" Richard-you need not say a, word-I
know all ! Leave mc-leave mc-let t
rest !" Then the emaciated arms which s
bad been wreathing aloft, dropped heavily i
the coverlet, her lip3 grew stern in'their coi
pression, and lier sleep became a little mo
quiet. The Sbakeress withdrew in silenc
but as soon as the morning meal was ov
and her most pressing duties perfumed, si
went back to the room occupied by hi
guests. As she entered, she saw that tl
woman had riseu and was standing by tl
window. Beneath her was tho Shaker vi
l?ge, with its neat and substantial houses, i
well kept'walks, its trim-fences and its whi
church, without spire cr pretension of ar
kind, but somewhat apart from the rest, ac
surrounded by a simple paling and smool
green-sward. Beyond these, her eye cou!
trace the silvery windiugs of mountain stream
the outline of noble forests and many a roo
of fertile land, while farther oil", rose range c
range ol hills, some brown, and fleckered wit
white groups bf sheep and cattle that seeine
like specks ?D thc ditri distance ; some purp!
and some blue as the sky which bent ove
them, ??nd crowned with snow.
'. Then you arc up," paid Mary, moving t
the woman's side.
'. Yes," slio answered ; " I coulduVlie an
louger, hui. Bessie, pour child, sleeps aouudl
yet."
"And bow do you like here 7" continue
thc Shakeress.
" Ob, the prospect is lovely," rojbincd th
women, "and it funks very peaceful, too."
,! Yea," said Mary ; " and now yon can pu
on your own clothes and go on, or k>>pp our'
and be one of us. Do you really think o
joining our Society ?'.'
" 1 wish to remain ; that is, for the present
wa* the quick reply; but I know nolkinj
of your requirements ; ] never heard of yoi
till a month ag )."
" Yrou would understand our faith belier bi
talking with some of tin; Elders and reading
our Sacred lt-di," ?-aid Mary.
" No, no, I never could have patience will
dogmas of any kind," rejoined her compati
ion, impatiently; '"but what are your cus
tums ? Can you tell me in a few words ?"
" Uh ! yea," .said the Sbakere?s ; '. we don'i
conform to iLe fashions i r pleasures of th?
world's people ; wc work diligently ; wc
neil lier man y nor are given in marriage-'
" Ila !" interrupted the stranger ; " that i.?
best of ail ; it is just what I want to hear,
Listen a moment; a misplaced love hus been
the bane ol' my life." She paused, and a
deeper shadow settled over her lace ; but after
a brief hesitancy, she went on; "1 know by
bitter experience that an unhappy marriage
is a living death ! From such u fito I mean
to shield my B.-ssie. Book it her!" and she
hurried lo the low bed, where the child still
lay asleep. " She will grow up a beauty."
added her mother, '* and if she is not kept in
seclusion, she will be much sought after. She
may be wooed and won by somebody' as fas
cinating and false ns her father-may suffer
as 1 have. If she becomes a ..Shakeress, she
will not be exposed to these influences ; that
thought is sufficient to bring me to a quick
decision ; aud then we are homeless, friendless
-what could we do alone ? Yes, lam ready
to join your Society any day, any hour."
" Well," said Mary, " I will make your
wish known to the Elders. What is your
name ?"
Thc woman" started nervously.
" Call me Margaret Percival," she at length
said ; " I have cast oil' his name with my old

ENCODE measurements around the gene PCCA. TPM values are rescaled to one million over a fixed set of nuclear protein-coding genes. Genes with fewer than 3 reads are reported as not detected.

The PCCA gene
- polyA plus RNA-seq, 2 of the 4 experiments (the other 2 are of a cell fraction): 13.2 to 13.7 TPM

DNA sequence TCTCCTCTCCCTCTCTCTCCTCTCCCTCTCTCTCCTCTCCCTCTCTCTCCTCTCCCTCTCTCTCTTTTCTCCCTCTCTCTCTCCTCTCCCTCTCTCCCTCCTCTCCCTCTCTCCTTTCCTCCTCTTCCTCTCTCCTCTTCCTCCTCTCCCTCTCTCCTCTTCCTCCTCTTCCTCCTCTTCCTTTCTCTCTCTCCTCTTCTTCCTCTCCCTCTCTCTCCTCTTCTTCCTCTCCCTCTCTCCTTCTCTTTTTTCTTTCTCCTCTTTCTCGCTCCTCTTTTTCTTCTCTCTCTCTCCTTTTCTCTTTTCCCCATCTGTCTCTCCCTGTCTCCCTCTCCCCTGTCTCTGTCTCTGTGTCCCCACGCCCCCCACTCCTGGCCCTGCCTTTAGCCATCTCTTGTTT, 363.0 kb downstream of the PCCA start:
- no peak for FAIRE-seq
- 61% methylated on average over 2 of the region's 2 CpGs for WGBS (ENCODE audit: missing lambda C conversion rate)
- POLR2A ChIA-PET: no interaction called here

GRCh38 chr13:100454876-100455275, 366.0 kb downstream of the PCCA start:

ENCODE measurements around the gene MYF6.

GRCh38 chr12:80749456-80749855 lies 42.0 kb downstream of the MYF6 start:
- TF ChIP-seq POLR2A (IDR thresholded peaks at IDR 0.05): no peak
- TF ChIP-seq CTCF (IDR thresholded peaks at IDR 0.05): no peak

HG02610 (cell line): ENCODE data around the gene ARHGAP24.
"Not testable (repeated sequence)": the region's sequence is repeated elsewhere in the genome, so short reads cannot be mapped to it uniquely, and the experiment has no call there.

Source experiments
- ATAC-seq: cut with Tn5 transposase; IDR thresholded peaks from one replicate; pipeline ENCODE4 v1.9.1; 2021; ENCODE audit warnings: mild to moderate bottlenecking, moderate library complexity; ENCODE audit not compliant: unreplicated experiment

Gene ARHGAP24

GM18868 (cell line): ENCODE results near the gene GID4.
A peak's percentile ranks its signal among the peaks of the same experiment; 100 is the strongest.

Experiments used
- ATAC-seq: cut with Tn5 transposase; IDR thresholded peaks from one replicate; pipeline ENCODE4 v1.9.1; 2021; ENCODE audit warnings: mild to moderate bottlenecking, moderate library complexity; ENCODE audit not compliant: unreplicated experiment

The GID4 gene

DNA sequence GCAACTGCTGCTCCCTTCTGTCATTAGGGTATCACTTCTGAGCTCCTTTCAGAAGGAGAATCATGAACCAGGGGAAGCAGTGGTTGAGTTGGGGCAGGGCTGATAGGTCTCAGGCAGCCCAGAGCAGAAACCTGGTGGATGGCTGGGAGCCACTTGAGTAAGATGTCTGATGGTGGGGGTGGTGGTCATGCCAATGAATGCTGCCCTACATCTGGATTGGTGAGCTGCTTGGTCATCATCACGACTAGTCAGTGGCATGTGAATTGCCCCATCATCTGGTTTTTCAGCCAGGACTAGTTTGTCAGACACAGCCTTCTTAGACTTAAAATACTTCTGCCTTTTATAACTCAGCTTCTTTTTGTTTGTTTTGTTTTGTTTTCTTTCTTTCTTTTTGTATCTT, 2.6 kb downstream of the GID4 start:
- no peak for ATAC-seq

garments."
And thc child ?" queried Mary.
"She shall lay.it aside, too," replied (he
woman ; '' her father is very fond of her, and
should he by any means find out where we
are, he would move Heaven and earth to car
ry her back. It will be safer to drop even her
pet name Bessie ; she must bc Elizabeth Per
cival, henceforth."
At thia juncture the child awoke and gazed
with an air of bewilderment around the
chamber. lier eyes filled with tears as the
events of the previous day and uight came
crowding thick and fas1, upon her, but she
would not let them fall when she saw how
haggard her mother looked in the morning
light. Her simple toilet was soon made, and
she went down stairs with a quick, firm step.
After breakfast one of tho Shaker si.-tcrs took
her out to seo the poultry and various other
wonders, so that two or threo hours passed
less drearily than she had feared. But ia the
afternoon, a great trial came. She was sit
ting with her mother in tlje roora where they
lind slept, when an Elderess stole softly in.
''Margaret Percival, I suppose," she said,
nodding to the stranger, " well, I am Sarah
Wells-we don't say Mr., Mrs. and Miss, like
tho world's people, as you perhaps, havO ul
ready noticed. Mary Keed told me you had
a completo Shaker suit with the exception of
a cap, and so I brought you threo or four
you'll find one to fit you among them."
" Oh ! mother," cried Bessie, " you can't
wear those; they wouldn't half cover your
beautiful hair."
" If you mean to stay with us," interposed
tho Elderess, " you must conform to our cus
toms. Your hair must bo cut off ; it might
ministerio pride to keep it long."
Margaret Percival's wan cheek grew crim
son, and there was a strange tremor in ber
frame, as she removed her comb and shook
down her glossy tresses.
" I never was handsome," she murmured,
faintly, but I used to bo proud o? my hair, and
he, Richard, when we were happy, used to be
proud of it, too. But thai ia all over; I
might as well part with it."
Still she sat drawing its shining lengths
through her thin fingers, holding it up to look
atflts luxuriance, and now and then folding it I
in'ia black coronet around her head.
VThere," she said, finally ; "I am weak to
fiel snch a pang at this small sacrifice. You
may cut it off now."
:The Elderess lifted thc scissors which hung
atLher girdle and commenced ber task.
V I say you shall not, cut off that pretty
bair, naughty, disagreeable woman," cried ',
Bessie, springing forward/; "don't let her,